That’s compounded by rising, largely undisclosed risks that those money market funds are taking. The problem for money market managers is that their expense ratios often exceed the available yield from their portfolios; that is, they’re charging more in fees than they can make for investors – at least when they rely on safe, predictable, boring investments. In consequence, money market managers are reaching (some say “groping”) for yield by buying unconventional debt. In 2007 they were buying weird asset-backed derivatives, which turned poisonous very quickly. In 2011 they’re buying the debt of European banks, banks which are often exposed to the risk of sovereign defaults from nations such as Portugal, Greece, Ireland and Spain. On whole, European banks outside of those four countries have over $2 trillion of exposure to their debt. James Grant observed in the June 3 2011 edition of Grant’s Interest Rate Observer, that the nation’s five largest money market funds (three Fidelity funds, Vanguard and BlackRock) hold an average of 41% of their assets in European debt securities.
Enter Cohanzick and the RiverPark Short Term High Yield fund. Cohanzick generally does not buy conventional short term, high yield bonds. They do something far more interesting. They buy several different types of orphaned securities; exceedingly short-term (think 30-90 day maturity) securities for which there are few other buyers.
One type of investment is redeemed debt, or called bonds. A firm or government might have issued a high yielding ten-year bond. Now, after seven years, they’d like to buy those bonds back in order to escape the high interest payments they’ve had to make. That’s “calling” the bond, but the issuer must wait 30 days between announcing the call and actually buying back the bonds. Let’s say you’re a mutual fund manager holding a million dollars worth of a called bond that’s been yielding 5%. You’ve got a decision to make: hold on to the bond for the next 30 days – during which time it will earn you a whoppin’ $4166 – or try to sell the bond fast so you have the $1 million to redeploy. The $4166 feels like chump change, so you’d like to sell but to whom?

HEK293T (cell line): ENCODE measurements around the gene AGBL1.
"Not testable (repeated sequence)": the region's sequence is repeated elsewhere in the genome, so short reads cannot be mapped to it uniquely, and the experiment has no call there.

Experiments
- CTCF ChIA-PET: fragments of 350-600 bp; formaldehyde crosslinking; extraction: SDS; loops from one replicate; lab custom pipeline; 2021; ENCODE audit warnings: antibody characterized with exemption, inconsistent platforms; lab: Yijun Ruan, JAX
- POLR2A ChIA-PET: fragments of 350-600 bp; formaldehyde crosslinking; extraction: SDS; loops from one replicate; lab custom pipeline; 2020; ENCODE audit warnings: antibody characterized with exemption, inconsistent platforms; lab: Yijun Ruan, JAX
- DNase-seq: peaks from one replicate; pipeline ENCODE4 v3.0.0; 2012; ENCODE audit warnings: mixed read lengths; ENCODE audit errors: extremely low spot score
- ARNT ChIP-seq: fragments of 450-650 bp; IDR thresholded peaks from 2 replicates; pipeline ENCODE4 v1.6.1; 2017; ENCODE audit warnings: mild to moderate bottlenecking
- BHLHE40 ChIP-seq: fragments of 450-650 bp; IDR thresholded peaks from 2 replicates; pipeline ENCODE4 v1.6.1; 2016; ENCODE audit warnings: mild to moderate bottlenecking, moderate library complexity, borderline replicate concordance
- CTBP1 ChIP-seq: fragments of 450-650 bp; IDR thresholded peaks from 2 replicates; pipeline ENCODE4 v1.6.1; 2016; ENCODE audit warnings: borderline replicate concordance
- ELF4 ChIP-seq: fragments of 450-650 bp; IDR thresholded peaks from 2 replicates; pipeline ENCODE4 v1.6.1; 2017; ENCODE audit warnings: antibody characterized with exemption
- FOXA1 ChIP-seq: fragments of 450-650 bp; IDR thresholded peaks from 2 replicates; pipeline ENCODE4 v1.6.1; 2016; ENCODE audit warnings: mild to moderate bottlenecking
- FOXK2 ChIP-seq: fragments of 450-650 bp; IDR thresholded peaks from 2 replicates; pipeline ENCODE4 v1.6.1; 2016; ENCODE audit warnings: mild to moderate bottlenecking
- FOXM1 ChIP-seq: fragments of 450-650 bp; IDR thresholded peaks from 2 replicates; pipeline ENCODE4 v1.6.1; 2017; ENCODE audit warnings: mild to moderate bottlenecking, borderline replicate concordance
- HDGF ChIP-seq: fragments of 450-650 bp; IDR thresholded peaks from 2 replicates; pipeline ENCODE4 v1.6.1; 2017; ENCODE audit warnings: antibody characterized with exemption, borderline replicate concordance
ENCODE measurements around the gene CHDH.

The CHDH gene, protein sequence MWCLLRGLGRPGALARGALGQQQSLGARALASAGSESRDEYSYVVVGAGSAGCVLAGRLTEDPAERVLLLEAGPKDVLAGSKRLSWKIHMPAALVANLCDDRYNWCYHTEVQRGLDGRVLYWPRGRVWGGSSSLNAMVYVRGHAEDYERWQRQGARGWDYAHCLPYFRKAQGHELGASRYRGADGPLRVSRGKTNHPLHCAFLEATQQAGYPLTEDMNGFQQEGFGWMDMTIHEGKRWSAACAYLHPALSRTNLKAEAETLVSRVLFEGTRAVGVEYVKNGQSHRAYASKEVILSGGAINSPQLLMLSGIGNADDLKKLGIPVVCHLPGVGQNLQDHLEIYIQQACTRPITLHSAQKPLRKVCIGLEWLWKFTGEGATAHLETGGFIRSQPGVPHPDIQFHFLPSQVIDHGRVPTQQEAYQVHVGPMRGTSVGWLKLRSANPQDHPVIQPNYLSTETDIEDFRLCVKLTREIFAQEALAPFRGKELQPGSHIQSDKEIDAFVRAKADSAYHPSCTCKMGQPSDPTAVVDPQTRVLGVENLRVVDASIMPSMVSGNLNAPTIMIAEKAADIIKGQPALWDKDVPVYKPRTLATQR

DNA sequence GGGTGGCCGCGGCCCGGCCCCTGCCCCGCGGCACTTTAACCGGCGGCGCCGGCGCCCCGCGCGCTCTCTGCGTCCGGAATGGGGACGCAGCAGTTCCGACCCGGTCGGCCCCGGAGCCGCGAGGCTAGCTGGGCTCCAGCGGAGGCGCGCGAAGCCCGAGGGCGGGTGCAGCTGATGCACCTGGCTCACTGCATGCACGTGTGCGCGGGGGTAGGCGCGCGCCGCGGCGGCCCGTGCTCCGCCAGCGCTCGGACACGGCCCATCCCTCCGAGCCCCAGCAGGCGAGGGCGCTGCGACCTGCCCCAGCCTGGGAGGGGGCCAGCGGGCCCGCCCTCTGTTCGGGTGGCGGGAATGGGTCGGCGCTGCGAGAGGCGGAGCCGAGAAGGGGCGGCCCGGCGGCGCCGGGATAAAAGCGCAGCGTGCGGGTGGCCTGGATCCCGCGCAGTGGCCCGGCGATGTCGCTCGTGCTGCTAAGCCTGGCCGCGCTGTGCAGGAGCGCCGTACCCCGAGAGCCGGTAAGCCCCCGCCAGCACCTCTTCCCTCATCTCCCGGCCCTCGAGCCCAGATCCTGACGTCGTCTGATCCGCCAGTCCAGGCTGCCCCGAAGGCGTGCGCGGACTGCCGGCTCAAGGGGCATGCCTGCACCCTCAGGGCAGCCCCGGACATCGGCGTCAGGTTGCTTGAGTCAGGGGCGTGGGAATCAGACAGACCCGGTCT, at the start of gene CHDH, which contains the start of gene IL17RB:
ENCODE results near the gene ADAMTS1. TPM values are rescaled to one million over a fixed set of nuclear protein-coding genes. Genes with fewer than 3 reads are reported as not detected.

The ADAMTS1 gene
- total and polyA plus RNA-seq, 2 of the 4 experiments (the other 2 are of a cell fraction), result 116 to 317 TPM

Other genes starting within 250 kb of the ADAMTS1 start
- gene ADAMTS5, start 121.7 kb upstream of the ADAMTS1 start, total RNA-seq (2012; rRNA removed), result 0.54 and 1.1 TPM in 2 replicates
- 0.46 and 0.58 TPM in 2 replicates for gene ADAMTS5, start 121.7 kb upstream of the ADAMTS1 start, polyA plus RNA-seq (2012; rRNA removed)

In general, bond fund managers won’t buy such short-lived remnants and money market managers can’t buy them: these are still nominally “junk” and forbidden to them. According to RiverPark’s president, Morty Schaja, these are “orphaned credit opportunities with no logical or active buyers.” The buyers are a handful of hedge funds and this fund. If Cohanzick’s research convinces them that the entity making the call will be able to survive for another 30 days, they can afford to negotiate purchase of the bond, hold it for a month, redeem it, and buy another. The effect is that the fund has junk bond like yields (better than 4% currently) with negligible share price volatility.
Redeemed debt (which represents 33% of the June 2011 portfolio) is one of five sorts of investments typical of the fund. The others include
- Corporate event driven (18% of the portfolio) purchases, the vast majority of which mature in under 60 days. This might be where an already-public corporate event will trigger an imminent call, but hasn’t yet. If, for example, one company is purchased by another, the acquired company’s bonds will all be called at the moment of the merger.
- Strategic recapitalization (10% of the portfolio), which describes a situation in which there’s the announced intention to call, but the firm has not yet undertaken the legal formalities. By way of example, Virgin Media has repeatedly announced its intention to call certain bonds in August 2011. The public announcements gave the manager enough comfort to purchase the bonds, which were subsequently called less than 2 weeks later. Buying before call means that the fund has to post the original maturities (five years) despite knowing the bond will cash out in (say) 90 days. This means that the portfolio will show some intermediate duration bonds.